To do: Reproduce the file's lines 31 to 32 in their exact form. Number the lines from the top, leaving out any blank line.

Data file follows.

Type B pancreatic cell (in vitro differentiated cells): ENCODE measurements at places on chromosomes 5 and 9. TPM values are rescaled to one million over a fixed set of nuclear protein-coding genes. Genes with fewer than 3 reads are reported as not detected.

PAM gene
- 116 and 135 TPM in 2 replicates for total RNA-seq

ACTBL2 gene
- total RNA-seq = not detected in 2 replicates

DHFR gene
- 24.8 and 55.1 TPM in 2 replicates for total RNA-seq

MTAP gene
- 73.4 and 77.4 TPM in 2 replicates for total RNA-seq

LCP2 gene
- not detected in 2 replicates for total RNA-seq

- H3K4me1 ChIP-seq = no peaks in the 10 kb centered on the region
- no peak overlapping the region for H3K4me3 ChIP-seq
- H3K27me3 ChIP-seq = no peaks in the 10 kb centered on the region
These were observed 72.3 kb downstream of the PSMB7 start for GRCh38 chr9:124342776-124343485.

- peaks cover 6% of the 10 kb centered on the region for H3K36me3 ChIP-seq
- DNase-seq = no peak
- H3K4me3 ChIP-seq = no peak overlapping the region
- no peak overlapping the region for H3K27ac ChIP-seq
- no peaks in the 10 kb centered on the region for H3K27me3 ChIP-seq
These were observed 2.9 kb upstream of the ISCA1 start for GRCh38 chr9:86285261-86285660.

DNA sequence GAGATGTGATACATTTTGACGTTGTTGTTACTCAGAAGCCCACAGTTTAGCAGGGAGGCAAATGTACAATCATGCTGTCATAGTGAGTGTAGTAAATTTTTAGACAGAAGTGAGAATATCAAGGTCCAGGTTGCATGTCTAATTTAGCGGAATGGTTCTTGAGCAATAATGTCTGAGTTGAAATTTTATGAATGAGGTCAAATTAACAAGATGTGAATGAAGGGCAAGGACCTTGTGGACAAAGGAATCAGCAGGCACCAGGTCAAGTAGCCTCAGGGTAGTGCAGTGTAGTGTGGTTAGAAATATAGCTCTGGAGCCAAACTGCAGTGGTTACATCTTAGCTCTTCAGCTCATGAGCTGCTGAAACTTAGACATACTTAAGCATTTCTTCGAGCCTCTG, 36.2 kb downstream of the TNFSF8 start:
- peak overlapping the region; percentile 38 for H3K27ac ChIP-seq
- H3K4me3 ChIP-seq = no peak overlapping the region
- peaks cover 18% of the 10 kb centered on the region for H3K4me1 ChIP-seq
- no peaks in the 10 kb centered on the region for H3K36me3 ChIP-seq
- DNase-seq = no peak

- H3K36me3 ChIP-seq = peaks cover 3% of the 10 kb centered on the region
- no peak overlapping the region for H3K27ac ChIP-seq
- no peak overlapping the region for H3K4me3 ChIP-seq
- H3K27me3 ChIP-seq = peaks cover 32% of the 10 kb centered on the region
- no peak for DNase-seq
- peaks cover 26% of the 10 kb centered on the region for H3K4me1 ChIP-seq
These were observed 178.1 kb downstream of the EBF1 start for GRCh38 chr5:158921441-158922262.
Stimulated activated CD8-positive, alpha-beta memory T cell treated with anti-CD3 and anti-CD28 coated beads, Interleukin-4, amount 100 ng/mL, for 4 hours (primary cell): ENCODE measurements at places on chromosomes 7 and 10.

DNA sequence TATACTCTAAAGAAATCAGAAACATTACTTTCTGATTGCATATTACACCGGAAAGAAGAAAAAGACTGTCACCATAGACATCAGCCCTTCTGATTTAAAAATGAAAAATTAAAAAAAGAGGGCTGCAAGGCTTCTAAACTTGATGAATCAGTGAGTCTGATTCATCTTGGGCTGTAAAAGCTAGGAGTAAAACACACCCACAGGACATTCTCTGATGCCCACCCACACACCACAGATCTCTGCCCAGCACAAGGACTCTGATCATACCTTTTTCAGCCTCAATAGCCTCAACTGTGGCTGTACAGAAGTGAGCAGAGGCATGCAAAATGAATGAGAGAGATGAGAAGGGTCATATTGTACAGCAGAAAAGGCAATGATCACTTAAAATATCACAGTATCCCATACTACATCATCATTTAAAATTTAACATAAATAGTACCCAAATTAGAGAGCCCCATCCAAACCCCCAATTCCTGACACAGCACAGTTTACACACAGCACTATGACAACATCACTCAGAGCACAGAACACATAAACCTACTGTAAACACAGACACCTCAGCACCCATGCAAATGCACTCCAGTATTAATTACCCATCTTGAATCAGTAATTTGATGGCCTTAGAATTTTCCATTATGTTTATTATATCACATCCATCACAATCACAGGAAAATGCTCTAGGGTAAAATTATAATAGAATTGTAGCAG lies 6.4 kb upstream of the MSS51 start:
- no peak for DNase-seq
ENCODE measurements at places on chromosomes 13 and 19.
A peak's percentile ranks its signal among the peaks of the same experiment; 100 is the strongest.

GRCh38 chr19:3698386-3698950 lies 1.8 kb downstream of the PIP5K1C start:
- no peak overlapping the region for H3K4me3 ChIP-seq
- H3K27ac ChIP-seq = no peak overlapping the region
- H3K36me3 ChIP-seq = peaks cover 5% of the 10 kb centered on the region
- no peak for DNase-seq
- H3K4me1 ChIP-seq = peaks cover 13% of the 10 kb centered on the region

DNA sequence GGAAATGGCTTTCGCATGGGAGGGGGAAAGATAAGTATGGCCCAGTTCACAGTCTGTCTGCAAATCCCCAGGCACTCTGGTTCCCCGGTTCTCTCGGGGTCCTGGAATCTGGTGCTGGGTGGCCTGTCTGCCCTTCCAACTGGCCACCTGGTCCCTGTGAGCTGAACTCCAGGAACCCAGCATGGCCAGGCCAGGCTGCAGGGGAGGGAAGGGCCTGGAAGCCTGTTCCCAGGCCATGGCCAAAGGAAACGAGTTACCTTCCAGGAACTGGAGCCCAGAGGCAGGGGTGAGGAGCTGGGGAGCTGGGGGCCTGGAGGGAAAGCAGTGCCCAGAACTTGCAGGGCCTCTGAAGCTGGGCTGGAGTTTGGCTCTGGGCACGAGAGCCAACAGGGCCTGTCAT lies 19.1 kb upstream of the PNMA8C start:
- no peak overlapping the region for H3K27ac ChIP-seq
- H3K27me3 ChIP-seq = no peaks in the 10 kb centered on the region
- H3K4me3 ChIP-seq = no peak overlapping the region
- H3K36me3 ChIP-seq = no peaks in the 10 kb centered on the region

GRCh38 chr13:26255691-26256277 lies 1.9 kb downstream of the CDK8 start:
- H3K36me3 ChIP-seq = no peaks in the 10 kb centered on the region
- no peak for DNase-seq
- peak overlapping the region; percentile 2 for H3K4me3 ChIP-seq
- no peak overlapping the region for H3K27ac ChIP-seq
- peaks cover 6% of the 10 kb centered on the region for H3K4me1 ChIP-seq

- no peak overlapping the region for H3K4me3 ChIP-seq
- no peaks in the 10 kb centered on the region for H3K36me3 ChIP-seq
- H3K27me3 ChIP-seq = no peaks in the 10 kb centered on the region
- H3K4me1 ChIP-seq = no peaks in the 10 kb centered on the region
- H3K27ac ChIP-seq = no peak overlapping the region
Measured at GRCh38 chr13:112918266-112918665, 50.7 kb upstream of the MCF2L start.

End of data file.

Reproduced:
- H3K27me3 ChIP-seq = peaks cover 32% of the 10 kb centered on the region
- no peak for DNase-seq